A long while back, Beth tagged me with a "childhood crush" tag. Thanks to my mother finding, some years back, a trove of my old grade school class pictures, I was able to document the romantic drama going on in my Kindergarten class in 1967.
I meant to add to that an account of my year as a "playah"-- third grade.
In April of 1968, after the King riots, my family moved from the Lincoln Park neighborhood in Chicago to Albany Park, up on the Northwest side of the city. Albany Park was, and still is, an amazingly diverse neighborhood. Remembering my best friends-- they were Polish, Appalachian, Jewish, Lebanese, Latino-- it spoiled me for life. I could never stand to be around homogenous groups of people. A few years later when my family white-flighted out to the suburbs, I hated it. When I got out of college, I moved within a mile of the old neighborhood, and have lived there ever since.
But back in third grade, I was living the good life. I played baseball in the alley nearly every day with my friends on the block, the 4700 North blocks of Central Park Ave. and Monticello Ave. Other days, I'd hang with my friends from Haugan Elementary School. But it wasn't always my guy friends I was walking home from school with.
At school, Linda, who was blonde, smart and funny, knew the way to my heart: pumpkin seeds. She'd always buy those pumpkin seeds in the red package with the Native American guy on them. We never really talked about our feelings for one another, but somehow our desks always seemed to end up next to one another's. When I was in class, I was always by her side. And she always made sure I had those pumpkin seeds. The way to a man's heart indeed.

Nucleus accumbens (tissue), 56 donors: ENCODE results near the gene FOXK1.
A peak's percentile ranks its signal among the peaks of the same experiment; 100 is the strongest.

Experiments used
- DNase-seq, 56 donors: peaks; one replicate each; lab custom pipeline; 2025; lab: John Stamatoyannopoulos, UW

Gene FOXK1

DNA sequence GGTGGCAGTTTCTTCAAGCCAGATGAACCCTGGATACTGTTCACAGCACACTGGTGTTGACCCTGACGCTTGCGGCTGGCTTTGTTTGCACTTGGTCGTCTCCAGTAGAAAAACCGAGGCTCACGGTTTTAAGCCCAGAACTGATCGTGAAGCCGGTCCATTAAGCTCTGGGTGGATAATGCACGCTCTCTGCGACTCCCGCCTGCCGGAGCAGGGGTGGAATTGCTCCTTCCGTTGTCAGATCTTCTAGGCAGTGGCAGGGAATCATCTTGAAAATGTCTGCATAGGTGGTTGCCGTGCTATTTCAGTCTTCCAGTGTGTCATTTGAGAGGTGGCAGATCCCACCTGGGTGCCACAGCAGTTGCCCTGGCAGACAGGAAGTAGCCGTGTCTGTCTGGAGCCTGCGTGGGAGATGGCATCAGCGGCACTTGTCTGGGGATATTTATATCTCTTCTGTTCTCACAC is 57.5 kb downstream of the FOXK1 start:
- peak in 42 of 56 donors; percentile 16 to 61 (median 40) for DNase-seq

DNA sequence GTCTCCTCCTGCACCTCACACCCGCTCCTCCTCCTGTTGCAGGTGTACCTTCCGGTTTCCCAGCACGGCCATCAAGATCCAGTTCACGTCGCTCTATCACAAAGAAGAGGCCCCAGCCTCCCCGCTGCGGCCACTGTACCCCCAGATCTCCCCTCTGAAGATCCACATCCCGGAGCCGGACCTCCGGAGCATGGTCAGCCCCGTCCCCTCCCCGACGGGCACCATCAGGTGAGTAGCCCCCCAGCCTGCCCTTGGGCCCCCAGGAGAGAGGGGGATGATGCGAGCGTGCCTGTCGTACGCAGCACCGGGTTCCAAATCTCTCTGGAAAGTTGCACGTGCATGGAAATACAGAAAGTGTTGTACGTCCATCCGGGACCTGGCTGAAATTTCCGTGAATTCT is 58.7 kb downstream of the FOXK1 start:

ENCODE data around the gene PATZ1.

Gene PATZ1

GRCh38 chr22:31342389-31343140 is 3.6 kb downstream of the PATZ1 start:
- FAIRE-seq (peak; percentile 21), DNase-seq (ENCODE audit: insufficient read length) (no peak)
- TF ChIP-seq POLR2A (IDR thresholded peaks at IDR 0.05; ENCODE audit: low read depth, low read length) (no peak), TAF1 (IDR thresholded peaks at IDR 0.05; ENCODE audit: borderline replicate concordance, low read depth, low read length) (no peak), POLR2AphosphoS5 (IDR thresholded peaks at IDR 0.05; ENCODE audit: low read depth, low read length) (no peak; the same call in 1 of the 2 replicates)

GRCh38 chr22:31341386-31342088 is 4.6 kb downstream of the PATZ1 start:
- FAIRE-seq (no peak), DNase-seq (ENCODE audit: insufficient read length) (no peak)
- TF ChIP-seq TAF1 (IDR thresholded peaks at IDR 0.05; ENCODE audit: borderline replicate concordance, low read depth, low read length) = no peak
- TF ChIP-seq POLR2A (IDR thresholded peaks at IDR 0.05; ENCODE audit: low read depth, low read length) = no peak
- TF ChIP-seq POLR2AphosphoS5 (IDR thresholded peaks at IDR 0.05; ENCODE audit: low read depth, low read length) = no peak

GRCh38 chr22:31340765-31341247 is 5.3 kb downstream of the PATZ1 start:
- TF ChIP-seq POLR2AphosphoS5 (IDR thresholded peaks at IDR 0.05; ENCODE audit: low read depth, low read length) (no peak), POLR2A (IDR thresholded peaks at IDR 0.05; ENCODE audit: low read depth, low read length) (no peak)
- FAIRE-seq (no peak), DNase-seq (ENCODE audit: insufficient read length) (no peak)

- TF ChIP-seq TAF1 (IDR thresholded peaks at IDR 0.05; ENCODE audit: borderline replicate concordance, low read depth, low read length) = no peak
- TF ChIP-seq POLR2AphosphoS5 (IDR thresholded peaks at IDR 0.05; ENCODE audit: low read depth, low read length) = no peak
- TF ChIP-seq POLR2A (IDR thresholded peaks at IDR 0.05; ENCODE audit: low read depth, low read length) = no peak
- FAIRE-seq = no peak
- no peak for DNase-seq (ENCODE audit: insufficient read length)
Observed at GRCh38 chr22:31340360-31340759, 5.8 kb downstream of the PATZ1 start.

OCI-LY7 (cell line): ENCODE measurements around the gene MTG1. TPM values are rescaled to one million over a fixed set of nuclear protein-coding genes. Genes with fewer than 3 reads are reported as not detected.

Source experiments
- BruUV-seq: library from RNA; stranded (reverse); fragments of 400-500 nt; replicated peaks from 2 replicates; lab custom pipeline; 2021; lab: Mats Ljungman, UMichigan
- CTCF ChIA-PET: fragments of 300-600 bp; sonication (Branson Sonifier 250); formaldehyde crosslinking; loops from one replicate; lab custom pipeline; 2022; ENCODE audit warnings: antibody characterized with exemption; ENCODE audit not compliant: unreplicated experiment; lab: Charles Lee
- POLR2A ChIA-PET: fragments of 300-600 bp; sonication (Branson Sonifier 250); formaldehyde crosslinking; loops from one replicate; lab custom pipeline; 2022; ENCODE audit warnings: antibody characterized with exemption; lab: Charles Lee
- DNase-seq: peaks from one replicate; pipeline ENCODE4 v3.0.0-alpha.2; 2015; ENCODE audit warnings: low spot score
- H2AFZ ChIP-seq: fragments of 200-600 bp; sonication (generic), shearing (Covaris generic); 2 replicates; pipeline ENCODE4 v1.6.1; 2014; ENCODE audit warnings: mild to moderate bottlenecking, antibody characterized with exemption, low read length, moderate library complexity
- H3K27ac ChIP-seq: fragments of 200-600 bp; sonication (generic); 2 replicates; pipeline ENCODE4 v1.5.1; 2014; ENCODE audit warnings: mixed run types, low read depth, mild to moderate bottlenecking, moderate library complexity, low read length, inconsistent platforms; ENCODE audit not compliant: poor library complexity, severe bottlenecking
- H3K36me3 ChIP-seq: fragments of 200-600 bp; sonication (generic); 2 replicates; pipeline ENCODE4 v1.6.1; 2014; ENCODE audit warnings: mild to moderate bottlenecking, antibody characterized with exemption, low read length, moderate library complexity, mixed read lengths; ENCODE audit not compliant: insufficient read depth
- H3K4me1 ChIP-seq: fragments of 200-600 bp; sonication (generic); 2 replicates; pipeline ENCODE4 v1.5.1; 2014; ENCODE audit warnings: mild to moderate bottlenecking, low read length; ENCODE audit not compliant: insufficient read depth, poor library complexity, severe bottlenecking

But outside the school, it was another story. Linda always hung with her friends after school. That was okay, because that meant I could walk Marcia home. Marcia was a nice Jewish girl who lived in the good part of the neighborhood-- the part with one-family houses. My family-- my two brothers, my parents and I-- shared a two-bedroom apartment down in the part of the neighborhood that was all two- and three-flats. I would walk Marcia home sometimes, though it meant walking a couple of blocks out of my way. It never bothered me-- she was smart and sweet and always had something nice to say about everybody.
Closer to home, though, was my girl Cathy. She was pretty, smart and Appalachian-- her family was from Kentucky. Like many families, her family had moved to Chicago as the coal mines mechanized. Her house was on the way home, right next to Jensen Park, where I ice-skated in the winter. We shared a love of Johnny Cash, and would walk home singing the Shel Silverstein-penned "A Boy Named Sue," particularly our favorite line: "kickin' and a-gougin' in the mud and the blood and the beer..."
I must have been getting ready, romantically, for my twenties, compartmentalizing my life. I carried this on for the whole year. On picture day that year, it almost all came apart, when the damned photographer almost destroyed my life; he placed me and two of my three amores together in the class picture.
I am in the third row, fifth from the left in the light blue shirt. Directly behind me, the brunette in the back row, was Cathy. Standing right next to her was Linda. I was horrified. I was thanking god that Marcia, second from the right in the top row in the plaid skirt, wasn't right behind me as well. I nearly had a heart attack as it was, afraid they'd start talking to one another.
I was such a cad.